For those who think Dave Spalding’s been quiet since Northwestern instrumentalists Pell Mell faded into the ether after the muted majesty of gems like Interstate or Star City, think again.
The guitarist, now rooted in New York City, has been carefully refining the dreamy, expansive textures of the band he helped to define for much of the 1990s and has reinvented them as landscapes for sugary singer-songwriter pop on the self-released/unreleased Invisibles.
The mostly-solo collection is modestly pressed to CD-R but light years beyond most of the rough-draft curiosities or works-in-progress some have come to expect from the format. The 13 tracks on Invisibles are fully formed and frequently enveloping songs, works that easily — and sometimes frighteningly — both stand up to Pell Mell’s sonic grandeur and offer a kind of post-script to the group’s late work.
What’s most surprising about the disc, though, is how smoothly Spalding has made the transition from sometimes long-form, instrumental (and often cinematic) post-rock to the smaller and more intimate worlds of the singer-songwriter. From song one, the transformation is readily apparent.
There are Spalding’s familiar guitar touches — the foundation of a repeating guitar figure, the hammered and bent notes, the even-handed lead guitar crescendos, the interplay of guitar and bass lines — but there’s also a more traditional sense of verses and choruses, each of them cemented to the music with emotive but underplayed vocals from Spalding himself.
How the man packs this much sound into three-minute pop songs is still a mystery.
The mood varies from song to song, ranging from the pensive (the spare acoustic “Snow,” the blues-folk of “Theory” and “The Hard Way”) and the instructive (“Listen”) to the dreamy (the boozy, bluesy sway of “Murder,” the glassy “Never Gave”) and the optimistic (the addictive “Where I Want To Be,” “The Letter”).
At points, Spalding sounds like jazz guitarist Bill Frisell covering Elvis Costello. Elsewhere, he’s a post-Gastr del Sol David Grubbs dueting with Mark Knopfler from the Dire Straits.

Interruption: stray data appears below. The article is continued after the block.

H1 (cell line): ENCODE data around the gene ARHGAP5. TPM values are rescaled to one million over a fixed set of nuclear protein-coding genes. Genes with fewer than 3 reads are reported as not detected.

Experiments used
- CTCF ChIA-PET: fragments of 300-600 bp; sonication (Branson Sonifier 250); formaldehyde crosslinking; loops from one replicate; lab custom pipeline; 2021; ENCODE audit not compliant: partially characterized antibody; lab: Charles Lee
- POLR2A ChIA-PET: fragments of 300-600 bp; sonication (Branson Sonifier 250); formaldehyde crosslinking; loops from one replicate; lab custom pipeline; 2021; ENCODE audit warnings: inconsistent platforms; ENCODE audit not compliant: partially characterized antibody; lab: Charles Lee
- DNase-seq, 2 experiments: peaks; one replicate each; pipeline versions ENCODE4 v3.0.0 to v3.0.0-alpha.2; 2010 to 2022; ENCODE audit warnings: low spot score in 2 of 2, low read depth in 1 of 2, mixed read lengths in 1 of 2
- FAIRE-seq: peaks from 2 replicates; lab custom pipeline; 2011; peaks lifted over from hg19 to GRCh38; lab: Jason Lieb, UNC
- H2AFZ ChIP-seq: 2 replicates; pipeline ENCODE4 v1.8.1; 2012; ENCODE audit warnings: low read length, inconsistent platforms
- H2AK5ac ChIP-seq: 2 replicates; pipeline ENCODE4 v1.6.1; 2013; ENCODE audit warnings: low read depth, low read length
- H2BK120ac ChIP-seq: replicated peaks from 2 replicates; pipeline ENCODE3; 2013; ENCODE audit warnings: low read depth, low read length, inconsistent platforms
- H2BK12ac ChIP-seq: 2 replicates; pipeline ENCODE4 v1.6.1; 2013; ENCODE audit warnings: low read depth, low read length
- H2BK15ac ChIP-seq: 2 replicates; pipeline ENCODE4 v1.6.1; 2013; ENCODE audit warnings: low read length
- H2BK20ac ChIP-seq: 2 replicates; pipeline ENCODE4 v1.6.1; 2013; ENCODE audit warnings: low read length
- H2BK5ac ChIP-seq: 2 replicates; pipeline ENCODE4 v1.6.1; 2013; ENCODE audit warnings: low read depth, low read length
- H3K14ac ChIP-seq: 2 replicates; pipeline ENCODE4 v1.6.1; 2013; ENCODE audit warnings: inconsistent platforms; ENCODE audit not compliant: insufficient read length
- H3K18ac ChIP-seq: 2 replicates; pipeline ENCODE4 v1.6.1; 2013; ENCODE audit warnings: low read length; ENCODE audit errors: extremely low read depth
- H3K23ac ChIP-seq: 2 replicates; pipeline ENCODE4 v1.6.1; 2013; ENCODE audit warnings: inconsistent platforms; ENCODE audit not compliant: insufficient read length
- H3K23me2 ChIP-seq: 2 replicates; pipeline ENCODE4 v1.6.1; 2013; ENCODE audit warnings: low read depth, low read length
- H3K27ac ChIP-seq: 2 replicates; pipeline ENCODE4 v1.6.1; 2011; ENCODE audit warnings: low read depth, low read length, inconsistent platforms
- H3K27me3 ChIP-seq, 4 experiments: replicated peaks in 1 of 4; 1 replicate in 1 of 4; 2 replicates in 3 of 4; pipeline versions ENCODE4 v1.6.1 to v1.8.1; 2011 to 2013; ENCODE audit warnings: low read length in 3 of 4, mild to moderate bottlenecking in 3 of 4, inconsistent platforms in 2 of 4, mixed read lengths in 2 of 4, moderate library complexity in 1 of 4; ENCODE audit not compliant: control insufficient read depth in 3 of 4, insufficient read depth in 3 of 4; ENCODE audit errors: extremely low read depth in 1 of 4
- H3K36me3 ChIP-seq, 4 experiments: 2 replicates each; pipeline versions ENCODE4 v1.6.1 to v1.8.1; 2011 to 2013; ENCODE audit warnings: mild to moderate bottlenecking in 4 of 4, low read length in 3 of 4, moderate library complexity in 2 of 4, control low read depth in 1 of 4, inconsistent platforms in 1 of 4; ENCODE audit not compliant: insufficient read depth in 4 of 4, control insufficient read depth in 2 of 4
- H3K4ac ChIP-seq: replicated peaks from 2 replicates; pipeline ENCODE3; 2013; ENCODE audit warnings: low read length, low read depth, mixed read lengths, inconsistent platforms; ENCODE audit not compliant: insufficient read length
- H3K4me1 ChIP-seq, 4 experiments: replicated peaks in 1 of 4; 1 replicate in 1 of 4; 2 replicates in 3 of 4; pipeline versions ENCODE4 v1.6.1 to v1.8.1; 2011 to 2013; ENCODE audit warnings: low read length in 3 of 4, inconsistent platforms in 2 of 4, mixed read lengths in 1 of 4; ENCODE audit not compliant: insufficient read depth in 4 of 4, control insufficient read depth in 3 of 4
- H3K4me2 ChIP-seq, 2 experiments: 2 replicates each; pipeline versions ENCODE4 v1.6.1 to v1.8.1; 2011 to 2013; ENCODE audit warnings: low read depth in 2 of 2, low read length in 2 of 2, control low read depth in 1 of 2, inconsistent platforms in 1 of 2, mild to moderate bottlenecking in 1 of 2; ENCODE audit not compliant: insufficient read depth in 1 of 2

There’s not a single dud from beginning to end and there are a few tracks you’ll never be able to shake from between your ears.
On his debut outing as both singer and songwriter, Spalding also is unusually comfortable in his new skin, playing the role of frontman as an emotive, inviting troubadour and not a spotlight-hungry auteur.
His lyrics focus on fairly routine topics, whether it’s the intoxication of love (“As I watch you sleep it seems it’s me who’s dreaming … there’s no other, no place I’d rather be”) or the helplessness of giving one’s life over to fate (“Everything that was given eventually just gives way … Destination unknown”) but his delivery, sometimes bordering on a kind of whispered dead-pan, lends an emotional punch to the proceedings.
And then there’s the instrumentation and the recording, where Spalding seems to shine the boldest and the brightest.
Over the course of the record, there are flourishes that keep each song feeling incredibly vital and fresh and engaging, from carefully layered backing vocals and tambourine (again, the radio-ready “Where I Want To Be”) to bassy thumps and the tickle of a bar-room piano (“Long Way Down”) to weeping or country-western-inspired pedal steel (“Universe,” “The Scene”) to hand-claps (“A Letter”) to electronic interjections (“Over The Moon”) to the familiar Hammond organ that swelled in the background of more than a couple Pell Mell songs (“Murder”).
The list runs on.
Spalding is ably abetted by drummer Tony Leoney, studio guru Tim Champion and others, but Invisibles is clearly his record and it’s proof, if any were needed, that Dave Spalding clearly knows what he’s doing.
It may be a few years since Pell Mell put a new record in your stereo speakers but Spalding’s Invisibles, a misleading title perhaps, proves that one of the group’s members hasn’t run his full creative course.
Welcome to the next chapter. – Delusions of Adequacy, March 11, 2005